Heather Pilatic's blog | Pesticide Action Network
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Heather Pilatic's blog

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Neonics hurt bees. Who knew?!

Earlier this week the European Food Safety Association issued a report concluding that neonicotinoids ("neonics") pose an unacceptably high risk to bees, and that the industry-sponsored science upon which regulatory agencies' claims of safety have relied are fatally flawed.  

...which is exactly what we've been saying since 2010, when we publicized the "leaked memo" showing that EPA has allowed clothianidin (a neonicotinoid) to remain on the market despite the absence of any solid science demonstrating the chemical's safety for bees. Last spring, PAN conducted our own evaluation of the state of the science on pesticides and bees and reached many of the same conclusions outlined in EFSA's comprehensive review of the science (see their full report). The science is not the surprise here. 

Heather Pilatic
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What would Rachel write: The top 4 untold pesticide stories

Silent Spring turns 50 next week, giving occasion for all manner of reflection on Rachel Carson's legacy as the author who catalyzed the U.S. environmental movement. The small, but vocal rightwing fringe continues in its campaign to paint Carson as the devil "responsible for more deaths than Hitler." But most mainstream reflections thus far have sought to contemporize Carson by drawing links between the issues she outlined in Silent Spring and the concerns we still face today. 

Claiming no special insight other than working daily in Carson's wake, I speculate that she'd be reporting in her way on one of these still-untold and/or under-reported pesticide stories: 

Heather Pilatic
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Pesticides & the silencing of the bees

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This month marks the 50th anniversary of Rachel Carson’s Silent Spring, the book that galvanized an extraordinary cross-section of the American public into what we now call the environmental movement. Fifty years later, her courage, skill and sacrifice still inspire, and her legacy remains the contested terrain of some of our country’s most disabling rituals of political partisanship. Pesticides still function as a kind of litmus test: either you’re for farmers and progress and “sound science,” or you’re in the camp of those reflexively “chemophobic” tree-hugging “environmentalists.” And your loyalties to one or the other of these tribes can be indexed to how you feel about pesticides.

Heather Pilatic
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Organic food study "missed the point"

This week’s controversy surrounding a Stanford study claiming to have established that organic food is no more nutritious than non-organic illustrates the pitfalls of talking about food issues in a consumer frame. And people all around the country are saying so.

Food issues are never solely or even mainly about individual consumer choice — our food and farming system connects us with each other and is by most measures our most impactful daily interaction with the environment.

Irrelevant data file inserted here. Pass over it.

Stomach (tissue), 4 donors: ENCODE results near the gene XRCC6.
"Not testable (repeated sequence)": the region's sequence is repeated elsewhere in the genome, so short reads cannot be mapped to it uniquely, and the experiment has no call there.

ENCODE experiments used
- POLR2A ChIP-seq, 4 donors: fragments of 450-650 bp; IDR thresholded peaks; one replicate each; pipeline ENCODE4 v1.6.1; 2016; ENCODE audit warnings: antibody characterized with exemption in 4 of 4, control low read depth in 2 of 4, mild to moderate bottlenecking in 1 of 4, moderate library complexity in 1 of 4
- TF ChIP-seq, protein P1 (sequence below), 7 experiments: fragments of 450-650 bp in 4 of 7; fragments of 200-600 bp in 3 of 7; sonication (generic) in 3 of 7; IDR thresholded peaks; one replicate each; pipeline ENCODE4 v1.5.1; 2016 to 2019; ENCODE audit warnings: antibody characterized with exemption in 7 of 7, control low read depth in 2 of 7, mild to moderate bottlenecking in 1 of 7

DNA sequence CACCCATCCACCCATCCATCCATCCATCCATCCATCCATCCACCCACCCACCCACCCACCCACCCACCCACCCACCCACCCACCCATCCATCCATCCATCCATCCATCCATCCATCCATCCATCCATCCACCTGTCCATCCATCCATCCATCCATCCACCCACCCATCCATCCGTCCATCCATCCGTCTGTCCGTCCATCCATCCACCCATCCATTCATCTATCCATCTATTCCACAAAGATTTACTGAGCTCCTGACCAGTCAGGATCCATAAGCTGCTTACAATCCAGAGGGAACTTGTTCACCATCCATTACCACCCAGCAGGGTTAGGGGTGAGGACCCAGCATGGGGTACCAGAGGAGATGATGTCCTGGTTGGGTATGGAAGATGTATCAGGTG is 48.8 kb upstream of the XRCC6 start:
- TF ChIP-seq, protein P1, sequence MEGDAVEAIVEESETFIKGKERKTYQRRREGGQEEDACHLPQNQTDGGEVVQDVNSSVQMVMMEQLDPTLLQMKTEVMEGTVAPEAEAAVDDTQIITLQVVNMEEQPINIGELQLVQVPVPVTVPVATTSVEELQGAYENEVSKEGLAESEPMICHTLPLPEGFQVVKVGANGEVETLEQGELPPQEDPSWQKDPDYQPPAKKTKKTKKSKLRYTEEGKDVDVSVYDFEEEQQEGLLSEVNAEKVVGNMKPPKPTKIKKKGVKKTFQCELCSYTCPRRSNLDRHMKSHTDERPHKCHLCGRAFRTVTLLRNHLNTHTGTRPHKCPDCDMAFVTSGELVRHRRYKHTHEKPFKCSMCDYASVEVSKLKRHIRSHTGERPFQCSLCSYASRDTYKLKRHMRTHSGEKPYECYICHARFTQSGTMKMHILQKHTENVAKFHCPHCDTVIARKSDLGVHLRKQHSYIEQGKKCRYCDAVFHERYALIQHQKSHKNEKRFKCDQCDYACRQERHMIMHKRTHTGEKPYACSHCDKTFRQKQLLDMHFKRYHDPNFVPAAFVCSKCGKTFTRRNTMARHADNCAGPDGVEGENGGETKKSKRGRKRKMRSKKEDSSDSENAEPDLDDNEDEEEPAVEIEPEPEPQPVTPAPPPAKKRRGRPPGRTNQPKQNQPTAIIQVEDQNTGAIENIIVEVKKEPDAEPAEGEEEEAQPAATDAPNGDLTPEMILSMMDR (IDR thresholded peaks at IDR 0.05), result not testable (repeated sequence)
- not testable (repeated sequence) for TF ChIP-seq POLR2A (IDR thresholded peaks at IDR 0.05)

Heather Pilatic
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20 yrs later, the Biotech Brigade marches on….

Twenty years ago this week Dan Quayle went against scientific consensus to publicly proclaim that genetically engineered foods were “substantially equivalent” to non-GE food, and that he would therefore work to ensure that GE food would not be “hampered by unnecessary regulation.” In the pivotal 1992 FDA ruling that Quayle then proudly claimed as part of his “regulatory relief” agenda, the flood gates for GE were opened.

We’ve been living in that wake ever since because a small clutch of biotech “true believers,” ideologically anti-regulatory government officials and industry lobbyists have kept that flood gate open against great odds.

Heather Pilatic
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GE corn & sick honey bees - what's the link?

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No farmer in their right mind wants to poison pollinators. When I spoke with one Iowa corn farmer in January and told him about the upcoming release of a Purdue study confirming corn as a major neonicotinoid exposure route for bees, his face dropped with worn exasperation. He looked down for a moment, sighed and said, “You know, I held out for years on buying them GE seeds, but now I can’t get conventional seeds anymore. They just don’t carry ‘em."

Heather Pilatic
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Widely-used pesticides are killing bees

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Bees are still dying and EPA is still sitting on its hands. Luckily for those of us who like to eat, scientists have been hard at work cracking the "mystery" of colony collapse disorder (CCD). Today two new studies were published in Science, strengthening the case that neonicotinoid pesticides are indeed key drivers behind recent pollinator declines.

Heather Pilatic
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What Gates gets wrong on GE, every time

Influential philanthropists like Bill Gates hold a responsibility to be well informed about the impacts of their spending — and their words. Late last month in his annual letter on his foundation's priorities, Gates asserted that lack of support for genetically engineered (GE) crops allows world hunger to endure. He is wrong. 

We engaged the editorial team at TakePart.com, which covered Gates' letter, in a dialogue to correct a few of the key points that Gates gets wrong about world hunger, the Green Revolution and the broken promises of GE. 

Heather Pilatic

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